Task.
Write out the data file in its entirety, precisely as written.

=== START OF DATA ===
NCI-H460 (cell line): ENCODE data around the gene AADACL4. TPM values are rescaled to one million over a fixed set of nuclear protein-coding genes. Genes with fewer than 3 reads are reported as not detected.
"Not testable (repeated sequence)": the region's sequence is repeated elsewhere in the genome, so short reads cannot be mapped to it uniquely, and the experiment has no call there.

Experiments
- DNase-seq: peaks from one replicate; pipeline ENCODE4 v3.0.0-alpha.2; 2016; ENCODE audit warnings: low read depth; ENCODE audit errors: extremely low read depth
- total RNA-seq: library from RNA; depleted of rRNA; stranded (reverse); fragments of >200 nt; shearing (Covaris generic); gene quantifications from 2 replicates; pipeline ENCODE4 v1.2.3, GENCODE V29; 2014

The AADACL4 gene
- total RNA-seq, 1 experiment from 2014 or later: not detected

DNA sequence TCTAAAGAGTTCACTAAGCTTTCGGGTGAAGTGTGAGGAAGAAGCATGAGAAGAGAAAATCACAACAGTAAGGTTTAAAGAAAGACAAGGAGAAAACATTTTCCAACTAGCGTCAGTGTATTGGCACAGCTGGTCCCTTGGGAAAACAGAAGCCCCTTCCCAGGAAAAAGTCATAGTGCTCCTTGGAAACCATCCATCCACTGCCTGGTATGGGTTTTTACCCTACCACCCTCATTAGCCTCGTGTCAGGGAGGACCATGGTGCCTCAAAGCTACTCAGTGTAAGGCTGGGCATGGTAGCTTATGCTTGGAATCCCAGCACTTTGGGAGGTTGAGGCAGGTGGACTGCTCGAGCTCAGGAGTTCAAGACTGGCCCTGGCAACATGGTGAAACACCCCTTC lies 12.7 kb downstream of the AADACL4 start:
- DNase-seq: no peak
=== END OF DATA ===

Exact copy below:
NCI-H460 (cell line): ENCODE data around the gene AADACL4. TPM values are rescaled to one million over a fixed set of nuclear protein-coding genes. Genes with fewer than 3 reads are reported as not detected.
"Not testable (repeated sequence)": the region's sequence is repeated elsewhere in the genome, so short reads cannot be mapped to it uniquely, and the experiment has no call there.

Experiments
- DNase-seq: peaks from one replicate; pipeline ENCODE4 v3.0.0-alpha.2; 2016; ENCODE audit warnings: low read depth; ENCODE audit errors: extremely low read depth
- total RNA-seq: library from RNA; depleted of rRNA; stranded (reverse); fragments of >200 nt; shearing (Covaris generic); gene quantifications from 2 replicates; pipeline ENCODE4 v1.2.3, GENCODE V29; 2014

The AADACL4 gene
- total RNA-seq, 1 experiment from 2014 or later: not detected

DNA sequence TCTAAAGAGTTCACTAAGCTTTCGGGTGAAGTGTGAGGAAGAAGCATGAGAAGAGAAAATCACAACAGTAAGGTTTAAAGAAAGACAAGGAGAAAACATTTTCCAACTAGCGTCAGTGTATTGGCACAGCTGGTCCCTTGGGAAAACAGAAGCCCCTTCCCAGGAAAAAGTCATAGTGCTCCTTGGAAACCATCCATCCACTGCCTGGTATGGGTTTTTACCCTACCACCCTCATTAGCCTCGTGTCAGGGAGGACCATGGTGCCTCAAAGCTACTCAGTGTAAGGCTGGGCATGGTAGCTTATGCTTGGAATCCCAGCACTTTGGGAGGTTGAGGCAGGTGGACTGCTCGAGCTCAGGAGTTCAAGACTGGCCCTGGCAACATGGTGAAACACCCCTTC lies 12.7 kb downstream of the AADACL4 start:
- DNase-seq: no peak